290. W. Kip Viscusi and Joni Hersch, Cigarette Smokers as Job Risk Takers, 08/2000; subsequently published in Review of Economics and Statistics, Vol. 83, No. 2, May 2001, 269-280.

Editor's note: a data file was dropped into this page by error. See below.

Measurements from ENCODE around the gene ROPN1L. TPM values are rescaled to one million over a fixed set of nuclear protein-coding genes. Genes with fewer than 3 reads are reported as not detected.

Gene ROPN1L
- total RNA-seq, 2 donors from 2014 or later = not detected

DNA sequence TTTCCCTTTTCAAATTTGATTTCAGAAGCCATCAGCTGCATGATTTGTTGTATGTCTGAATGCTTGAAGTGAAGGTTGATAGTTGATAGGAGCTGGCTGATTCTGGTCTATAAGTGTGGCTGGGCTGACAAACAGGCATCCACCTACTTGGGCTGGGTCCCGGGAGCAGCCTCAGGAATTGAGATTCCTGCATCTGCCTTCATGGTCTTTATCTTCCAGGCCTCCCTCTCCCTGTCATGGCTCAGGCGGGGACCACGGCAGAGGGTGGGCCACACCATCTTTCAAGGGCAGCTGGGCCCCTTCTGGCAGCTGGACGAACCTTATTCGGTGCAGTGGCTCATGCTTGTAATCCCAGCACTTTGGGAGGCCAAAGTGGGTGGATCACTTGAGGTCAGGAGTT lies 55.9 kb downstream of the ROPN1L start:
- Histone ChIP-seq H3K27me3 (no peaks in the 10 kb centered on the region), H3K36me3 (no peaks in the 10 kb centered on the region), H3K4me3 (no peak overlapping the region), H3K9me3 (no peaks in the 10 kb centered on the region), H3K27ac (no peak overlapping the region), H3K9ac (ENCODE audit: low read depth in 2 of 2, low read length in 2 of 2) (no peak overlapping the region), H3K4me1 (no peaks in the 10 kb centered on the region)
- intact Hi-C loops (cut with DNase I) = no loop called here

Abstract: Using a large data set, the authors find that smokers select riskier jobs, but receive less hazard pay than do nonsmokers. Based on estimates using the BLS rate of lost workdays, nonsmokers have an implicit value per injury of $39,017 as compared to $20,469 for smokers. Smokers are injured more often controlling for the job's objective risk and are paid less after such injuries. This evidence is consistent with smokers facing a flatter market offer curve. Smokers and nonsmokers, in effect, are segmented labor market groups with different preferences and different market offer curves.